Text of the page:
When one thinks of Harry Potter, at least in the context of modern American culture, it is undeniable that the political left has cited this series of child-fantasy novels on a relatively frequent basis for use as a sort of literary cudgel against their partisan opponents.
One need only look at 2016-era think pieces from relatively large publications to know that this is truism in American politics. (For example, see Time Magazine’s “Harry Potter Readers More Likely to Dislike Donald Trump: Study”; Fortune’s “Guess What Harry Potter Fans Are Calling Donald Trump?”) When cited, proponents of Harry Potter often refer to the series’ themes of “love being the most powerful magic” and “light overcoming darkness.” Fine and dandy motifs, no doubt.
However, given the often ethereal and intangible nature of these themes, combined with the overutilization of Harry Potter fans to cite these novels for political points, the real tangible lessons of the literary series are too often overlooked: the right to keep and bear arms, as well as maintaining a small-L libertarian perspective towards government.
One doesn’t need to dig deep into the lore of Harry Potter to know that these two concepts are not only prevalent throughout the book series, but also are easily transferred to a real-world context. For the uninitiated, Harry Potter is set in a universe wherein everyone and their mums are packing heat in the form of a magic wand. These magical apparatuses serve as a locus to channel a witch or wizard’s magical powers, which allow the user to do everything from simple tasks to straight up murdering people with a whisper of a few words and a flick of their wrist.
Given the obvious dangers present within the Wizarding World, children the age of an elementary school student are not only given these incredibly powerful tools as a matter of course, but are also taught from the get-go to use them against those who would seek to do them harm (the so-called “Defense Against the Dark Arts”). If one doesn’t see an obvious parallel (and potential policy prescriptions) to our robust Second Amendment culture, then may I make the recommendation that a stop at the optometrist may be in order.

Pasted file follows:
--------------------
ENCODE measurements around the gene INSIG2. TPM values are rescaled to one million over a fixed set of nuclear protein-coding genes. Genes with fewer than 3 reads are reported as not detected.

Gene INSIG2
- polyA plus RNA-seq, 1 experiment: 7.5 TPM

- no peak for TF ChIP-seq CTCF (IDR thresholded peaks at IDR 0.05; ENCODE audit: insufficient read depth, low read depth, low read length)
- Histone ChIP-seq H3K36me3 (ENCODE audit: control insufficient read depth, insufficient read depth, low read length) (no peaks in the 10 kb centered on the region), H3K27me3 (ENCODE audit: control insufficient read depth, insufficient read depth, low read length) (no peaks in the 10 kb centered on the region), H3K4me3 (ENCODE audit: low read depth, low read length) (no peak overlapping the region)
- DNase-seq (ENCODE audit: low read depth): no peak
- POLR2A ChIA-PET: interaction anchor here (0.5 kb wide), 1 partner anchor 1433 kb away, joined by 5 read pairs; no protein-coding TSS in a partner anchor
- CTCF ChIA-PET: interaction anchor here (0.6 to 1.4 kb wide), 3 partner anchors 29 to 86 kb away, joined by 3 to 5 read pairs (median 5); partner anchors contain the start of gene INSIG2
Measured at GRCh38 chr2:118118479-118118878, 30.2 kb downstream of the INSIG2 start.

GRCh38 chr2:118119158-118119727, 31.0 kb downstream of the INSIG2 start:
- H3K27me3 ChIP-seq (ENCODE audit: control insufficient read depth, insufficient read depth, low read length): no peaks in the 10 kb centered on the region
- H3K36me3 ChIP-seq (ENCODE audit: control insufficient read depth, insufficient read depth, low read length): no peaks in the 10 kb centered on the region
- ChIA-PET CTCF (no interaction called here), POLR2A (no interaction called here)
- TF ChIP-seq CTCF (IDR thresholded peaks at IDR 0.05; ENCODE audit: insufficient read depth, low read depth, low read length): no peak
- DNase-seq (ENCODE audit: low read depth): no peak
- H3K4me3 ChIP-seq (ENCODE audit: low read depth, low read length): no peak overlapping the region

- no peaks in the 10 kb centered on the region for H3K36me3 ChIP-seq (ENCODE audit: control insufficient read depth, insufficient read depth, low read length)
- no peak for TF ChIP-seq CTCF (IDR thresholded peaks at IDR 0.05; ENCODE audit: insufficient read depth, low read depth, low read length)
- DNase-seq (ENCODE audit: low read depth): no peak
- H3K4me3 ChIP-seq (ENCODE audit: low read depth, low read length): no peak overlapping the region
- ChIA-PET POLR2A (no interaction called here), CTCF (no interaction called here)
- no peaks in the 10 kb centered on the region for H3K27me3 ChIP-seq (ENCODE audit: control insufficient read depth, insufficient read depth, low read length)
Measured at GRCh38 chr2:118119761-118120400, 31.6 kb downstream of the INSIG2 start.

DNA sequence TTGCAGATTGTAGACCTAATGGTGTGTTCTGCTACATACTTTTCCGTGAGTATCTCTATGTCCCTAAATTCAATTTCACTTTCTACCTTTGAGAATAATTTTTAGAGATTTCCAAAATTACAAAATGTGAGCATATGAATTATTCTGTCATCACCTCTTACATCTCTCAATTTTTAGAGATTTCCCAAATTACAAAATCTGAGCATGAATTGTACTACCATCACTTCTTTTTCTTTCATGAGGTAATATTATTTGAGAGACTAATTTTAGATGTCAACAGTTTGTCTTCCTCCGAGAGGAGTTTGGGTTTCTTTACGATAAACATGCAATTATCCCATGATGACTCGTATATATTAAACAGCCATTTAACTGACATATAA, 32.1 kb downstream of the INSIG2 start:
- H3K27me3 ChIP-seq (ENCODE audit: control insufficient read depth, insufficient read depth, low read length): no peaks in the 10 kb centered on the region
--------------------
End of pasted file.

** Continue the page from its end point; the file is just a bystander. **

In a similar vein, the Harry Potter universe is replete with example after example of abject governmental failures. At the local level, the administrative body running Hogwarts (the school where our protagonists find their instruction) constantly and consistently fail not only to protect their pupils for existential threats, but actually encourage their underaged students to seek out threats that place these pupils is situations where significant bodily harm or death is expected.
In parallel fashion, the government responsible for the entire wizarding community is stocked with career bureaucrats who fill needless roles and accomplish little. The whole fifth novel in the series punches this point home by developing a narrative that demonstrates that even a trusted government is prone to use propaganda, stifle free speech and even put a teenage boy on trial for his “lies” so long as they never have to address a real and persistent threat to their constituents. Familiarities abound.
Without a doubt, Harry Potter stands as one of the most pro-gun pieces of fiction written in the last half a century. That it took over 20 years for someone to point out is the real surprise. Similarly, the series demonstrates to the reader that a healthy skepticism of those in power is not only a nicety, but a necessity.
Guns and libertarianism. These are the true lessons of the Harry Potter franchise.
Henry Rymer, a graduate from the University of Minnesota Law School (’19), currently practices law in Utah and often argues that Gandalf is the most powerful wizard in existence.